TRAINING ARTICLES

WHEN THE SPIRIT IS WILLING BUT THE BODY IS WEAK
BY KAYE LOPEZ

Coach Kaye Lopez is an IRONMAN Certified Coach and former member of the national teams for triathlon, cycling, and duathlon. She coaches age-group triathletes under her coaching group called FIT+ Academy and just recently came on board as the general manager of Powerman Philippines.

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Triathletes are notorious for being born with a highly motivated, sometimes bordering on obsessive, personality.  After all, swimming, biking, and running for hours on end is not for the faint of heart and mind.  Unfortunately, despite the human body’s propensity to withstand and adapt to extreme levels of stress to ensure its survival, it still has limits that need to be respected to ensure our health, well-being, and longevity in the sport.

 

 

To help you sort through all the confusing signs that blur the lines between legitimate fatigue and utter laziness, below is a list of 10 objective clues for when to pull back before you end up throwing yourself over the edge:

 

 

  1. Feeling fatigue
  2. Excessive muscle soreness
  3. Difficulty sleeping
  4. Depression
  5. Suppressed or elevated morning heart rate
  6. Longer heart rate recovery period between intervals
  7. Easy irritability
  8. Persistent illness or injury
  9. Lack of confidence
  10. Overall lack of quantitative progress

 

 

Some visual cues include:

 

  1. Sunken eyes or fatigue around the eyes (bags)
  2. Gaunt appearance or dehydrated state
  3. Poor posture, slumped shoulders
  4. Lack of confidence
  5. Unusually quiet
  6. Lazy flip turns or reaching for equipment in the pool
  7. Dropped stroke rate during swim sessions
  8. Lack of speed, poor posture, and/or not pushing through during bike and run sessions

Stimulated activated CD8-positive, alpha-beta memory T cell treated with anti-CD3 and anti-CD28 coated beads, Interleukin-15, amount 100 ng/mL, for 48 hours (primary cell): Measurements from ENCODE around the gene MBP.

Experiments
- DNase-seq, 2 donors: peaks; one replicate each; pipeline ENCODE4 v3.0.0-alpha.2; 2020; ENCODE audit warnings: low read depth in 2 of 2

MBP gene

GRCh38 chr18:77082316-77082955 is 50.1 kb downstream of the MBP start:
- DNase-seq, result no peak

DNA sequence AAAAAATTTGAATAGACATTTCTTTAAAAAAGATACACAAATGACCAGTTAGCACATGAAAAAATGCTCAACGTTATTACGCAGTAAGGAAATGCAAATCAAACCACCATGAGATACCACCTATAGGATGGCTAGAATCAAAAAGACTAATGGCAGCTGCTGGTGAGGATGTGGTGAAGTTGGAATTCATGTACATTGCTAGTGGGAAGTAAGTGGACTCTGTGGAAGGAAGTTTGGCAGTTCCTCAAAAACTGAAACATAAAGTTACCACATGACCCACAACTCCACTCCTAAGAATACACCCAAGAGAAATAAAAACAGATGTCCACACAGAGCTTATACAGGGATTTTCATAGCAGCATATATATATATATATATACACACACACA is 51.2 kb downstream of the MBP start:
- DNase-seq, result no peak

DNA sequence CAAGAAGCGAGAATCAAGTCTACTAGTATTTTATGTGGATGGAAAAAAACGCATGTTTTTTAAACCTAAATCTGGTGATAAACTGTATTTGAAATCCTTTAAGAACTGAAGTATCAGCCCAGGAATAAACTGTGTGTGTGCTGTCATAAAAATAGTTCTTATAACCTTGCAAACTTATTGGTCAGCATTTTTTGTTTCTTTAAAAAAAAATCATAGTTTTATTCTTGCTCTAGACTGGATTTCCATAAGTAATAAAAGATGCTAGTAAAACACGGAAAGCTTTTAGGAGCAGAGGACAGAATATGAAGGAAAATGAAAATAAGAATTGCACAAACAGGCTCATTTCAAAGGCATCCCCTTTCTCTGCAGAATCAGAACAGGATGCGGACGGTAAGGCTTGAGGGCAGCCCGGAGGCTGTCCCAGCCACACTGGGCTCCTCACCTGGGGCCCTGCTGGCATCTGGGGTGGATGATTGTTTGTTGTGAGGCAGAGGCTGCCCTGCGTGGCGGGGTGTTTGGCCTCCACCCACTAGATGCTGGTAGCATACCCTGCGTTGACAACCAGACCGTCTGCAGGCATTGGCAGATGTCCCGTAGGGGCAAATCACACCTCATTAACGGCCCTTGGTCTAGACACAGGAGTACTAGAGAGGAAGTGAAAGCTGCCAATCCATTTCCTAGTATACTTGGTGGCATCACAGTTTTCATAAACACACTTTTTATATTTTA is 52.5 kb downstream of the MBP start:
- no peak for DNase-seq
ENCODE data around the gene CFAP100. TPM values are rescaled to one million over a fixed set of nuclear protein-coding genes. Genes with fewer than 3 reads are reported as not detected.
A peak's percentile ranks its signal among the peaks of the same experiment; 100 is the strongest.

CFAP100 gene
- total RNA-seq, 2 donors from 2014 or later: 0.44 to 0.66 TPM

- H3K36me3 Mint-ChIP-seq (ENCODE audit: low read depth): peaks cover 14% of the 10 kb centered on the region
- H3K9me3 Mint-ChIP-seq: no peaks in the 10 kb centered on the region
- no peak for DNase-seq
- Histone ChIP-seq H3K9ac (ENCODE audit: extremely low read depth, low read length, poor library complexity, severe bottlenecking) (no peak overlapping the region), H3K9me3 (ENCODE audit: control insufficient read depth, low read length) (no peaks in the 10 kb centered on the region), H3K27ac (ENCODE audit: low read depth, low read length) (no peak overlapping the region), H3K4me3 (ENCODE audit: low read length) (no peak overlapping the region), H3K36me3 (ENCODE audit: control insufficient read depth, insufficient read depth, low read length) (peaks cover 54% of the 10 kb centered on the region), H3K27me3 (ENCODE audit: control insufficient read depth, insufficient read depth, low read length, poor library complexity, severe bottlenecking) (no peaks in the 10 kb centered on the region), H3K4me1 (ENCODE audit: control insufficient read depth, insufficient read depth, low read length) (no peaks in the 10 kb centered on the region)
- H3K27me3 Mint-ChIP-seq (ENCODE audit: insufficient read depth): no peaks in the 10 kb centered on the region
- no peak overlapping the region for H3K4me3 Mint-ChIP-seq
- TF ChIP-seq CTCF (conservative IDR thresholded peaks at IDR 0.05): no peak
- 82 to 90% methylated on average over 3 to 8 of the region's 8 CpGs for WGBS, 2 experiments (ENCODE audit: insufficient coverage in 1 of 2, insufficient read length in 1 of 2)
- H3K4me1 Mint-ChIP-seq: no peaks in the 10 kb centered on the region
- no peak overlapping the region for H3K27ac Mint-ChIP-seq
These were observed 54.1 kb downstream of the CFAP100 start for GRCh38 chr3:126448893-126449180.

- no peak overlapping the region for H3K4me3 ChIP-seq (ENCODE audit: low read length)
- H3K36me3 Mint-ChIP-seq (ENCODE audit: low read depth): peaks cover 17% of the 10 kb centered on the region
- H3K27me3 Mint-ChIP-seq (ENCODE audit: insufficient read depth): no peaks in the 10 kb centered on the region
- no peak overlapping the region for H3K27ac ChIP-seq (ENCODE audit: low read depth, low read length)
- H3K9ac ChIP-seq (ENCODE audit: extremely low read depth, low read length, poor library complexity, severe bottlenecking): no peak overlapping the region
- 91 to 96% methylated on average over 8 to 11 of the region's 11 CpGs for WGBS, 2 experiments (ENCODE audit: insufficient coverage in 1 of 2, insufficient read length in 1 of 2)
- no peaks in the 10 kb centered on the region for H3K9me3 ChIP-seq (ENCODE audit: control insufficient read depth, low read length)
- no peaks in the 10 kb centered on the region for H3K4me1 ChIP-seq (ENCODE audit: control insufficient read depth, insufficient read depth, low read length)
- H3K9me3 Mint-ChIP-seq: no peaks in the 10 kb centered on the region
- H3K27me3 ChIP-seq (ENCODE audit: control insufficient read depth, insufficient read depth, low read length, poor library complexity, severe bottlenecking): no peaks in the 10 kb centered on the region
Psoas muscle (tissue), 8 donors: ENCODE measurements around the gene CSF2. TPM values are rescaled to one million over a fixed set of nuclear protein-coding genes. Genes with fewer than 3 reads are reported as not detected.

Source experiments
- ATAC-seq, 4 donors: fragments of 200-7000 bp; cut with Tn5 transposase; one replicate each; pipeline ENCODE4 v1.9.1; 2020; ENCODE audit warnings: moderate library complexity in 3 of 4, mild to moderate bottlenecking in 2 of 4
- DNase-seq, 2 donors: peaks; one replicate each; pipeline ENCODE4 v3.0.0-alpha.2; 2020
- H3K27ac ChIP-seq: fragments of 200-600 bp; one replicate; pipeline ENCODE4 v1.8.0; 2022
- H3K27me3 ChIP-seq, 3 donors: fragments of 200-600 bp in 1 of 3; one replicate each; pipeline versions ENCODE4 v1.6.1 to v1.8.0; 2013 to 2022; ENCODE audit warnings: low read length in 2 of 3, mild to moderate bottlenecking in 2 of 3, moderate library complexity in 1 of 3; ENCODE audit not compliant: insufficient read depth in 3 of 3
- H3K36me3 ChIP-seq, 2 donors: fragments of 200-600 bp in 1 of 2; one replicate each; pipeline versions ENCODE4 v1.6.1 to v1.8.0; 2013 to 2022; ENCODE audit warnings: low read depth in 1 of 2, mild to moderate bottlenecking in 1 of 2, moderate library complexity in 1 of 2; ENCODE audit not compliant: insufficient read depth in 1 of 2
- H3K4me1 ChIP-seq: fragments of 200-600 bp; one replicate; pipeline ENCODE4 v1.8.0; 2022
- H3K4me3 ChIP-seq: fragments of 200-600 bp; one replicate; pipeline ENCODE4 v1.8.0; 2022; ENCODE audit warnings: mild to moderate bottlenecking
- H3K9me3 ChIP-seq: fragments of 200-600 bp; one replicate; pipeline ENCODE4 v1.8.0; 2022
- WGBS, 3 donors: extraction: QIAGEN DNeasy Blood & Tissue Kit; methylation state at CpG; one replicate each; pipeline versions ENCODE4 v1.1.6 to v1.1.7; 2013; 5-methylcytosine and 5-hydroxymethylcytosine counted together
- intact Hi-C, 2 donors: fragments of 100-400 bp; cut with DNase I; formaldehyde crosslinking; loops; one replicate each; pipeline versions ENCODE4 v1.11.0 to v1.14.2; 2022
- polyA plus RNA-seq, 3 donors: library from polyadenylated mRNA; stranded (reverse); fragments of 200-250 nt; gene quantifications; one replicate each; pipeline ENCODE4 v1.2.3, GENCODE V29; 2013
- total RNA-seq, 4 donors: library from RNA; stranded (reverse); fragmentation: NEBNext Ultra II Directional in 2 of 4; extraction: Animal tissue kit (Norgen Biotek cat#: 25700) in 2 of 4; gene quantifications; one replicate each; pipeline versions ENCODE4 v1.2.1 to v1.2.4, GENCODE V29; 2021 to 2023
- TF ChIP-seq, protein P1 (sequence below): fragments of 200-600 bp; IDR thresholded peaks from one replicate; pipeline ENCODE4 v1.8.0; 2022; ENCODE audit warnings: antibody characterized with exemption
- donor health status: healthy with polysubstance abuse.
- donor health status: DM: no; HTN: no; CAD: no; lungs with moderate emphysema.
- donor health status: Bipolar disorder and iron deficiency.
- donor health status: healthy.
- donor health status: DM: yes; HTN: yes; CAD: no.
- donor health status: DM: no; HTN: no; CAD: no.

If you catch any of these signs early enough, there’s a good chance that these overtraining symptoms can still be reversed.  If you find yourself struggling to complete workouts or skipping them altogether due to any of the above issues, consider making the following adjustments to your schedule:

 

  1. Add more active recovery days.
  2. Schedule some days off to rest.
  3. Restructure your weekly workout schedule to prescribe 2-3 days of progressive workload followed by a day of active recovery.

 

Keep in mind that training stress is not the only one to blame for overtraining.  Stress from work, family, relationships, and other lifestyle factors, can all affect how resilient your body is when it comes to combating fatigue.  Consider also other possible non-training related sources of stress such as quality and quantity of sleep and nutrition, as well as other life events that might be placing a heavy toll on you — physically, psychologically, and emotionally.  Once you’ve determined the source of stress, then you can decide whether it’s the training that needs to adjust or if it’s possible to deal with the source of stress head on, nip it in the bud, and move forward with your training goals.

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